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ciaranm
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PostPosted: Sat Jun 05, 2004 12:31 am    Post subject: Reply with quote

Voltago wrote:
But why is it such a common feature in this kind of anti-gentoo-trolling that patches are not upstreamed to the appropriate projects by gentoo devs? Is there a grain of truth in this? Or is it just prejudice?

Hrm, no, that one's definitely not true. Dunno where that idea comes from. Patches are always sent upstream. Quite often upstream ignore them, don't provide valid contact information or don't read their own mailing lists, but the patches are always sent...

On the other hand, yes, we have a small group of vocal idiot users who go around using -ffast-math, -msse, reiser4, love-sources and hard-masked gcc versions on non-test systems giving the rest of the project a bad name. It's to be expected...
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stonent
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PostPosted: Sat Jun 05, 2004 12:43 am    Post subject: Reply with quote

ciaranm wrote:
users who go around using -ffast-math, -msse, reiser4, love-sources and hard-masked gcc versions on non-test systems giving the rest of the project a bad name. It's to be expected...


Well I say, let them do what they want. Better to let the bugs be found now than after something goes unmasked. GCC 3.4 for example. Most stuff now compiles cleanly under it probably as a result of the GCC 3.4 thread in this forum. People found the crashes and sent the patches to bugs.g.o.

I've been running GCC 3.4 since the day it came out (in a separate slot than GCC 3.3) Whenever something fails during the compile I go through several steps to confirm it was GCC 3.4 and if I determine the cause, I check Bugs.g.o and if it isn't there, file a bug report.

I've shot myself in the foot several times as a result of getting too experimental with Gentoo, but I have the mental capacity to trace things down and eventually figure them out.

If I were running a business with Gentoo servers of course I'd never enter ~arch territory or do anything wierd with my flags. (I'd probably even lock my cflags on pentiumpro -O2 or at the most, pentium II)

So who is using wierd stuff on non-test systems?

As for servers, well my firewall/fileserver at home has been running a redhat 7.2 varient for over a year and I'm only now considering upgrading to something newer because of a recent power failure has caused NFS to refuse all clients (which luckily is just my laptop and I can SCP anything I need anyway)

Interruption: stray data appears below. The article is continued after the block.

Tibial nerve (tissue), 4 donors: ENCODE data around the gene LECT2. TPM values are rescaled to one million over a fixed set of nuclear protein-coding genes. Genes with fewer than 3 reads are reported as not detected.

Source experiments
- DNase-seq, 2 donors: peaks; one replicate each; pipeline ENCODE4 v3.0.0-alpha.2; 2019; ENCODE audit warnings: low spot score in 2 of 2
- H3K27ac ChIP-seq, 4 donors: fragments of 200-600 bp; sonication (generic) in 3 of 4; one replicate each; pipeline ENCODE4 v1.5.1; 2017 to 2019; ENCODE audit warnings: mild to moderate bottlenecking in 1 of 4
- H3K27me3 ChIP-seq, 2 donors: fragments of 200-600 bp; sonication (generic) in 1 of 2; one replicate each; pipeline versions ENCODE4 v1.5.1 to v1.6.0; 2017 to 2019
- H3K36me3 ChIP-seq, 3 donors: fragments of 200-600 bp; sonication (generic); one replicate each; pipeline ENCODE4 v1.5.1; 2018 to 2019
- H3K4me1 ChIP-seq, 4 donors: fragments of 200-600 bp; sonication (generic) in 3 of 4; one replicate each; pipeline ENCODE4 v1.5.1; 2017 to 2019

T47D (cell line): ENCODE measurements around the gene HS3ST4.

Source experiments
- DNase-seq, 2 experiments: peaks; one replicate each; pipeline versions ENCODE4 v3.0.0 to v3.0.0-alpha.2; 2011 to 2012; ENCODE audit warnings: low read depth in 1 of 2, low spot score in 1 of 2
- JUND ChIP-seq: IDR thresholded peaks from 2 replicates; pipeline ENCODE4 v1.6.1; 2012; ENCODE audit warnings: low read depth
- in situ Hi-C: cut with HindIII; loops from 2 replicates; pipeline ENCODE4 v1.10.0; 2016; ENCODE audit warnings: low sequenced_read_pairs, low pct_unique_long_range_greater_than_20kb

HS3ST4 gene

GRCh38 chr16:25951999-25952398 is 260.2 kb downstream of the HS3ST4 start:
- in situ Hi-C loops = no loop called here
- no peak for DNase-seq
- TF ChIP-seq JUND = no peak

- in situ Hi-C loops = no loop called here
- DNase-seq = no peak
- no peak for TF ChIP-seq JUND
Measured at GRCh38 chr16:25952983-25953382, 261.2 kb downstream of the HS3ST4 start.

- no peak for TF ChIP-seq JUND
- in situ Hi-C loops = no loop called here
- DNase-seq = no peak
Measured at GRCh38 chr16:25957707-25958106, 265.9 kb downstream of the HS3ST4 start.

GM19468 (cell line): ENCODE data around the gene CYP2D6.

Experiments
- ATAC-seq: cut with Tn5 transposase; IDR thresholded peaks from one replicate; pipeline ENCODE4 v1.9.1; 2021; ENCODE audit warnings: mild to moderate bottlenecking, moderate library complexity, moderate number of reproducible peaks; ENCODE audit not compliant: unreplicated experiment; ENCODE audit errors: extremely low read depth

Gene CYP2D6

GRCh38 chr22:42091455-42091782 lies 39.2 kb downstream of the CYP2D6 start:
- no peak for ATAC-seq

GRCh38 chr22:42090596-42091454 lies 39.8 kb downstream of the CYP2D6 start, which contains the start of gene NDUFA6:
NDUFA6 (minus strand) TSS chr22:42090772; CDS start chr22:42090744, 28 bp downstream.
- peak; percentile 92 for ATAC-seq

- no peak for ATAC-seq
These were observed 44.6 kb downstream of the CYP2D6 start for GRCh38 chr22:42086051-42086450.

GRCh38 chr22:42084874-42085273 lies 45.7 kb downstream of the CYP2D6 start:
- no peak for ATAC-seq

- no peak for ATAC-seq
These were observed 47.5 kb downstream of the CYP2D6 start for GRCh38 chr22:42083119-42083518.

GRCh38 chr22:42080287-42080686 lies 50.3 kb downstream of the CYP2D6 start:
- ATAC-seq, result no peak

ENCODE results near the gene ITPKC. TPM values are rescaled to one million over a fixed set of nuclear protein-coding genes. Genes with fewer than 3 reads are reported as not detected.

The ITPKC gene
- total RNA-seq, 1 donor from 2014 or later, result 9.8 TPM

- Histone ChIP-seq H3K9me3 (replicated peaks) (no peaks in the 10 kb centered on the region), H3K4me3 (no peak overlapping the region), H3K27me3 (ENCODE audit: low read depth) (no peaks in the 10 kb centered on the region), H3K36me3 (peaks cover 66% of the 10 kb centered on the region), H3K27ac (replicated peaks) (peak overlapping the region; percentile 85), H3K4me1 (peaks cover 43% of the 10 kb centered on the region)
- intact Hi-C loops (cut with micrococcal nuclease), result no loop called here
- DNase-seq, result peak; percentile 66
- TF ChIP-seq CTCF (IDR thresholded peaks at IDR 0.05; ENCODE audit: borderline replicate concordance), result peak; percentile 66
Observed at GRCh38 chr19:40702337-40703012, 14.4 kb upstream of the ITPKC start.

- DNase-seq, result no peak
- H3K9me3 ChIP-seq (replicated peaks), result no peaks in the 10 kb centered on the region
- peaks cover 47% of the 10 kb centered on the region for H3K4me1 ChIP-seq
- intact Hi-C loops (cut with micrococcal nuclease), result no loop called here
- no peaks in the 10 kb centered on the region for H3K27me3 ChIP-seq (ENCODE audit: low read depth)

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ciaranm
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PostPosted: Sat Jun 05, 2004 12:57 am    Post subject: Reply with quote

stonent wrote:
Well I say, let them do what they want. Better to let the bugs be found now than after something goes unmasked. GCC 3.4 for example. Most stuff now compiles cleanly under it probably as a result of the GCC 3.4 thread in this forum. People found the crashes and sent the patches to bugs.g.o.

Sure. Use gcc 3.4 in a chroot system (or a seperate test box if you're rich and brave). Nothing wrong with that, it's the correct way to test things. It's the people who run it on live systems and go around suggesting that everyone else does the same ("because it's really stable") that cause the problems.

(incidentally, gcc34 is still massively buggy on some non-x86 archs... can't compile glibc on sparc for example)
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thechris
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PostPosted: Sat Jun 05, 2004 12:57 am    Post subject: Reply with quote

i've got a feeling many of the quotes are taken out of context.

"With othert distro's when you have problems they are problems with Redhat or with SuSE or with Lindows. But if you have problems with Gentoo you have problems with Linux."
-eh, if the context was system set-up, then i'd agree a bit more. from mandrake i learned that i didn't know anthing about how mandrake had set things up. i couldn't get the rpm managemnt thing to install packages not on the cd, and frankly i blamed mandrake instead of linux -- after all it was more of a distro specific "what did this thing do?" issue.
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Bague
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PostPosted: Sat Jun 05, 2004 1:37 am    Post subject: Reply with quote

Quote:
On the other hand, yes, we have a small group of vocal idiot users who go around using -ffast-math, -msse, reiser4, love-sources and hard-masked gcc versions on non-test systems giving the rest of the project a bad name. It's to be expected...


You hate anything experimental or bleeding edge don't you? SOMEONE has to use it for it to be tested, don't complain about them. I used love-sources for months without problems, and the only reason I am not using it now is for my radeon support.
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ciaranm
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PostPosted: Sat Jun 05, 2004 1:45 am    Post subject: Reply with quote

Bague wrote: